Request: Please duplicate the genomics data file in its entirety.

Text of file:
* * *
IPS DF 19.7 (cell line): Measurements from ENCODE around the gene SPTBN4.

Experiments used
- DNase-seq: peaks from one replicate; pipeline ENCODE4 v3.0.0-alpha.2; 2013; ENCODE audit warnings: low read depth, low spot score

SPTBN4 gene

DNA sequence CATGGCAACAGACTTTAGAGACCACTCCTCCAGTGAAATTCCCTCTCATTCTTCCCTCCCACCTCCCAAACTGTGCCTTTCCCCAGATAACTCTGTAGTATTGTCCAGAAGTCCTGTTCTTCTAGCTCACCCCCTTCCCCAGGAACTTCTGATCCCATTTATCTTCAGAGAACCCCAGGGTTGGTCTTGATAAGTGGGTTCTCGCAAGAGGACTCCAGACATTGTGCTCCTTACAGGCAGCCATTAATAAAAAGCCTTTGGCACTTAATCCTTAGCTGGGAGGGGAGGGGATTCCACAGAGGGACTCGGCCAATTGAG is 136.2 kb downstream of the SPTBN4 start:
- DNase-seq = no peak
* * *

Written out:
IPS DF 19.7 (cell line): Measurements from ENCODE around the gene SPTBN4.

Experiments used
- DNase-seq: peaks from one replicate; pipeline ENCODE4 v3.0.0-alpha.2; 2013; ENCODE audit warnings: low read depth, low spot score

SPTBN4 gene

DNA sequence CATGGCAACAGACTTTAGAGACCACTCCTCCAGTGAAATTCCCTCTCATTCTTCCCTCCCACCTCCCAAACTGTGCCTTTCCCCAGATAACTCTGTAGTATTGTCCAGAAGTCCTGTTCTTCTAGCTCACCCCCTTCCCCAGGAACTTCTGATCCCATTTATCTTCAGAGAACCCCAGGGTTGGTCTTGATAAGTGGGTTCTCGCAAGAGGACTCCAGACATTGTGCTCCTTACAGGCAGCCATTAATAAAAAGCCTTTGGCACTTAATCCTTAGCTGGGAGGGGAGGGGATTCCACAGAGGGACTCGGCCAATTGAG is 136.2 kb downstream of the SPTBN4 start:
- DNase-seq = no peak